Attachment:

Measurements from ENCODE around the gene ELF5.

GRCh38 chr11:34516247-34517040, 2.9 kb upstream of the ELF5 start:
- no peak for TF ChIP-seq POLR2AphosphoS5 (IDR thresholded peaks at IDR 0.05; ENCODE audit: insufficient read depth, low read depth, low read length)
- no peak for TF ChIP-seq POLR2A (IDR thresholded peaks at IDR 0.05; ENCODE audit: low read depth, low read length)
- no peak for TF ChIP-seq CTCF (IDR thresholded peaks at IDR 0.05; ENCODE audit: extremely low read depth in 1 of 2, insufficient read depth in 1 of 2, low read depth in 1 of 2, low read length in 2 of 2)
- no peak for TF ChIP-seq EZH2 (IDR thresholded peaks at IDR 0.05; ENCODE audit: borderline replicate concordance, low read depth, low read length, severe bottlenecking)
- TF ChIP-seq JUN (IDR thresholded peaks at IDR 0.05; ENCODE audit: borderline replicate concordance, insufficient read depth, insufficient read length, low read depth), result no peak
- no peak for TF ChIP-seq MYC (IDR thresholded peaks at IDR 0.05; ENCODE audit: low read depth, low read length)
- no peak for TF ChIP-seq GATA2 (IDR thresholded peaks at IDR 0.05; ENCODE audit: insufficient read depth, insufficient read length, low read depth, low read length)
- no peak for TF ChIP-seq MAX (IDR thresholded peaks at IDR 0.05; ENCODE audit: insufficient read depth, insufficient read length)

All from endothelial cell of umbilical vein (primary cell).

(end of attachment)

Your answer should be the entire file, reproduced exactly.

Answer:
Measurements from ENCODE around the gene ELF5.

GRCh38 chr11:34516247-34517040, 2.9 kb upstream of the ELF5 start:
- no peak for TF ChIP-seq POLR2AphosphoS5 (IDR thresholded peaks at IDR 0.05; ENCODE audit: insufficient read depth, low read depth, low read length)
- no peak for TF ChIP-seq POLR2A (IDR thresholded peaks at IDR 0.05; ENCODE audit: low read depth, low read length)
- no peak for TF ChIP-seq CTCF (IDR thresholded peaks at IDR 0.05; ENCODE audit: extremely low read depth in 1 of 2, insufficient read depth in 1 of 2, low read depth in 1 of 2, low read length in 2 of 2)
- no peak for TF ChIP-seq EZH2 (IDR thresholded peaks at IDR 0.05; ENCODE audit: borderline replicate concordance, low read depth, low read length, severe bottlenecking)
- TF ChIP-seq JUN (IDR thresholded peaks at IDR 0.05; ENCODE audit: borderline replicate concordance, insufficient read depth, insufficient read length, low read depth), result no peak
- no peak for TF ChIP-seq MYC (IDR thresholded peaks at IDR 0.05; ENCODE audit: low read depth, low read length)
- no peak for TF ChIP-seq GATA2 (IDR thresholded peaks at IDR 0.05; ENCODE audit: insufficient read depth, insufficient read length, low read depth, low read length)
- no peak for TF ChIP-seq MAX (IDR thresholded peaks at IDR 0.05; ENCODE audit: insufficient read depth, insufficient read length)

All from endothelial cell of umbilical vein (primary cell).